The vast majority of the academic literature on the expropriation of minority shareholders by controlling shareholders has examined indirect proxies for the likelihood of expropriation.1 There are relatively few papers that examine direct avenues through which expropriation may occur. In this paper, we examine the incidence, characteristics, and valuation consequences of a sample of related party transactions between publicly listed firms and their controlling shareholders in China. We use these transactions to identify the potential for both tunneling and propping up activities by the controlling shareholder. Djankov et al. (2008) note that related party transactions may provide direct opportunities for related parties to extract cash from listed companies through tunneling activities. For example, in April 2001, Tianjin Beacon Paint & Coatings Co. Ltd., a state-owned company controlled by the local government of the city of Tianjin and listed on the stock exchange of Shenzhen, transferred the equivalent of US$4 million in cash to its non-listed state-owned controlling shareholder for safekeeping and management, in a transaction that breached the exchange's listing rules. The market reacted by marking down the stock price of Tianjin Beacon by − 3.4% (after adjusting for general market movements) during the five day window around the announcement of the related party transaction. However, as Friedman et al. (2003) note, related party transactions can also be used to prop up under-performing firms. In a typical example, in August 2001, Luoyang Glass Co. Ltd., another state-owned firm controlled by the local government of the province of Henan and listed on the stock exchange of Shanghai, received a US$28 million loan and bank loan guarantee from its non-listed state-owned parent. Luoyang Glass was an under-performing company whose return on equity (ROE) and market-to-book ratio were below the industry median, while its debt-to-equity ratio was above the industry median. The market reacted by marking up the stock price of Luoyang Glass by 8.1% (after adjusting for general market movements) during the five day window around the announcement of the related party transaction. Finally, related party transactions may also be motivated by purely economic reasons (for example, to re-align the firm's operations). In these cases, the valuation effects of related party transactions would not be expected to be different from the valuation effects of similar arms' length transactions conducted with non-related third parties. In general, prior academic research has focused much more on tunneling than on propping. Identifying the potential for tunneling or propping transactions is an important topic. Though China is emerging as a significant economic power, little research is available on the determinants of performance for firms in a state-controlled economy. Using purchasing power parity exchange rates, the Chinese economy is the second largest in the world, and at current growth rates, it may become the largest in less than 10 years (Allen et al., 2005). The combined market turnover of the two Chinese stock exchanges would make them the second largest in Asia, following Tokyo and ahead of Hong Kong. Increasing numbers of Chinese firms are cross-listed in Hong Kong and in the U.S., and many international investors buy shares in these companies in order to participate in the spectacular growth of the Chinese economy. In our analysis, we examine a sample of 292 related party transactions between Chinese publicly listed firms and their controlling shareholders obtained from filings submitted to stock exchange authorities during 2001–2002. Using filings to the stock exchange as our source of data for related party transactions as opposed to an online dataset such as the China Stock Market and Accounting Research (CSMAR), has both advantages and disadvantages. Reading the filings allows us to observe the entire set of information about the related party transactions that firms make public. It thus allows us to evaluate how extensive the information disclosure is. As we show later on, we document significant differences in the information disclosure between tunneling and propping up related party transactions. We also find significant differences between the information disclosure in the Chinese market and that in the neighboring Hong Kong market. However, since our sample is hand collected, we have to limit the sample period to two years in order to make the task of locating, collecting, and reading hundreds of filings manageable. Time considerations for collecting and processing the filings limit our ability to extend the sample to many years. For this study, we chose our sample period to coincide as much as possible with the Hong Kong data used by Cheung et al. (2006), in order to make comparisons between related party transactions in Hong Kong and China. Nevertheless, as we discuss later, we do not expect that limiting our sample period biases our results. In the first part of our analysis, we examine the characteristics of firms that conduct different types of related party transactions and the characteristics of the transactions undertaken. On balance, there seems to be more tunneling than propping up in our sample. While both types of firms have larger state ownership than the rest of the Chinese market, firms that are being propped up are larger than firms subject to tunneling. Propped up firms are also more likely to have foreign shareholders (B-shares available to foreign investors in the Chinese stock markets), and to be cross-listed abroad (H-shares available to Hong Kong investors, and ADRs available to U.S. investors) compared to firms subject to tunneling. Not surprisingly, propped up firms also tend to have worse operating performance in the fiscal year preceding the announcement of the related party transaction. Finally, we find that value-destroying related party transactions are accompanied by significantly less information disclosure compared to the remaining related party transactions, suggesting that the controlling shareholders who tunnel assets out of publicly listed firms may be manipulating the information disclosure in order to conceal expropriation. In the second part of our analysis, we examine the valuation effects of these related party transactions. We find that the majority of firms in our sample experience a reduction in firm value at the announcement of related party transactions. Our robustness tests show that this reduction in value is not present in similar arms' length transactions, which suggests that related party transactions are unlikely to be motivated by purely economic considerations. We further examine whether proxies for corporate governance, information disclosure, and firm performance are significant in explaining the value destroyed or created in these deals. Firms cross-listed in Hong Kong or in the U.S. earn positive excess returns at the announcement of related party transactions. Firms that voluntarily provide more information about the transactions (firms that voluntarily submit “fairness” opinions from independent financial advisors even when their transactions do not meet the requirements for mandatory submission, for example) also earn positive excess returns. Return on equity (ROE) is negatively related to the excess returns earned by these firms, suggesting that the best performing firms experience the largest value losses in tunneling transactions. Overall, the performance results suggest that controlling shareholders tunnel assets out of firms that have performed well and prop up under-performing firms. Our study contributes to the literature on tunneling and propping in three ways. First, we document the existence of tunneling in a new market, which has only recently attracted the attention of researchers, and we use direct company actions (related party transactions) to do so. This adds to the small but growing list of economies where tunneling has been documented using direct evidence. The Chinese market is also particularly interesting because of the large number of state controlled firms. The previous literature has only examined private controlling shareholders. It is an empirical question whether tunneling also occurs among state controlled firms. We find that it does. Second, although propping has been recognized as the flip side of tunneling (Friedman et al. 2003), there is very little empirical analysis of propping transactions in the literature. By examining propping alongside tunneling in the same market, we can draw comparisons between the two types of transactions and the characteristics of the firms undertaking them. Third, most other studies simply document the incidence of tunneling or propping. We go further than that in highlighting some of the factors — foreign ownership, cross-listing, information disclosure, and firm performance — that affect which firms engage in such transactions and how much is tunneled away or given to the firm as assistance. The paper is organized as follows. Section 2 discusses prior evidence on tunneling and propping. Section 3 describes the institutional background of the Chinese economy. Section 4 describes the data. Section 5 examines the characteristics of the firms undertaking related party transactions. Section 6 examines the valuation effects of these transactions. Section 7 examines which firm characteristics affect the value created or destroyed with the transactions. Finally, Section 8 concludes.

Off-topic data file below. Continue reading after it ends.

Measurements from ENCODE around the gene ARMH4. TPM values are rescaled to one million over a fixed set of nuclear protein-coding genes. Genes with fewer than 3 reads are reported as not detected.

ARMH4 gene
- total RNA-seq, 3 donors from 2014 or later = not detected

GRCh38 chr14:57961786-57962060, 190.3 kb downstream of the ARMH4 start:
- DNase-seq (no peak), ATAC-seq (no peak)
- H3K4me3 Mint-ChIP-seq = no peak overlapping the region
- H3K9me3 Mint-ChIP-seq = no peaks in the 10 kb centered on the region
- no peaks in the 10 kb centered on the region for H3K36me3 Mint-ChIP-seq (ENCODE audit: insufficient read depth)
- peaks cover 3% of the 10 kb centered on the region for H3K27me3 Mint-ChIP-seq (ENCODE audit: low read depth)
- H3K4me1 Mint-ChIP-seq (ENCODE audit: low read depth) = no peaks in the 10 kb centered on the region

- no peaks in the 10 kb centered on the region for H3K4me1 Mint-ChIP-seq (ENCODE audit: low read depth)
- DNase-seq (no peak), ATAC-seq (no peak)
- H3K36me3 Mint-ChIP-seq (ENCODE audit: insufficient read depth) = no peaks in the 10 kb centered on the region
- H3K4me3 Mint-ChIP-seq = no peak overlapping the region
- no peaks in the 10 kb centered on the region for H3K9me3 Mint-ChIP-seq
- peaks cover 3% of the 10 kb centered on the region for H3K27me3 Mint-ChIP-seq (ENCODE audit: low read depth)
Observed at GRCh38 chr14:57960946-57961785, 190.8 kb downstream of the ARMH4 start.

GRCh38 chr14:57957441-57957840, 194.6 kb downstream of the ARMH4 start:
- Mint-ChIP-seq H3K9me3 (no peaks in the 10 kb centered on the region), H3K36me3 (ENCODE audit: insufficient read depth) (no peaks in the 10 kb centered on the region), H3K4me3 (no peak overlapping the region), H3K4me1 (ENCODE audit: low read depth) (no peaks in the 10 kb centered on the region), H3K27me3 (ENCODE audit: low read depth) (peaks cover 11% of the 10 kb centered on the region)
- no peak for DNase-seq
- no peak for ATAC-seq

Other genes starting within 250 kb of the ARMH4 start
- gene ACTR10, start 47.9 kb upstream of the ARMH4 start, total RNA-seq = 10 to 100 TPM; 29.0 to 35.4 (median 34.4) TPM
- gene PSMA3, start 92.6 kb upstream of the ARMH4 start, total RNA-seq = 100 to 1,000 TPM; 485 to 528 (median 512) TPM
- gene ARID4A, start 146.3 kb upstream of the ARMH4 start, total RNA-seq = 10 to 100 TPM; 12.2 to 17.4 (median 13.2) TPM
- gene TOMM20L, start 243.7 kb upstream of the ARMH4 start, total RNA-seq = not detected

نتیجه گیری انگلیسی
We conclude that minority shareholders in Chinese publicly listed firms that conduct related party transactions with their controlling shareholders are subject to both expropriation through tunneling and gain from propping up from these transactions. On balance, there seems to be more tunneling than propping up in our sample. Both types of firms have larger state ownership compared to the rest of the Chinese market but firms that are being propped up are larger compared to firms that are subject to tunneling. Propped up firms are more likely to have foreign shareholders (B-shares available to foreign investors in the Chinese stock markets), and to be cross-listed abroad (H-shares available to Hong Kong investors, and ADRs available to U.S. investors) compared to firms that are subject to tunneling. Not surprisingly, propped up firms also tend to have worse operating performance in the fiscal year preceding the announcement of the related party transaction. Finally, we find that related party transactions representing tunneling are accompanied by significantly less information disclosure compared to related party transactions representing propping up. Our results are accompanied by two caveats. First, our study is conducted during a period when the Chinese economy has been expanding rapidly. We cannot test whether the Chinese firms which are subject to potential expropriation during periods of growth, are also more likely to be bailed out during periods of economic distress that accompanies economic downturns. Therefore, our results may understate the incidence of propping. Second, we examine large related party transactions, for which stock exchange notification is required. We cannot establish the impact of transactions that are below the thresholds that require stock exchange notification or illegal transactions that companies do not disclose. Our results contribute to the literature in three ways. First, we add China to the small list of countries where tunneling has been examined in studies that use direct proxies for expropriation. Second, we provide a more detailed analysis of propping compared to other studies. As a phenomenon, propping has received considerably less attention compared to tunneling, although it has been argued that essentially they are the opposite sides of the same coin (Friedman et al., 2003). Finally, we highlight the impact of corporate governance, information disclosure, and firm performance proxies both on the likelihood of tunneling or propping and on the value gains or losses that publicly listed firms experience in these transactions. Our results have two regulatory implications for emerging markets. First, we highlight the importance of foreign investors and cross-listing in mitigating the expropriation of minority shareholders. This suggests that the sophistication of the firm's shareholder base may be very significant in preventing expropriation. It also suggests that higher listing and accounting standards provide additional protection from expropriation. These have important implications for allowing foreign investors to participate in emerging markets and in strengthening accounting standards in these markets. Second, our results suggest that higher standards of disclosure with respect to the transaction itself also help mitigate the expropriation of minority shareholders through related party transactions.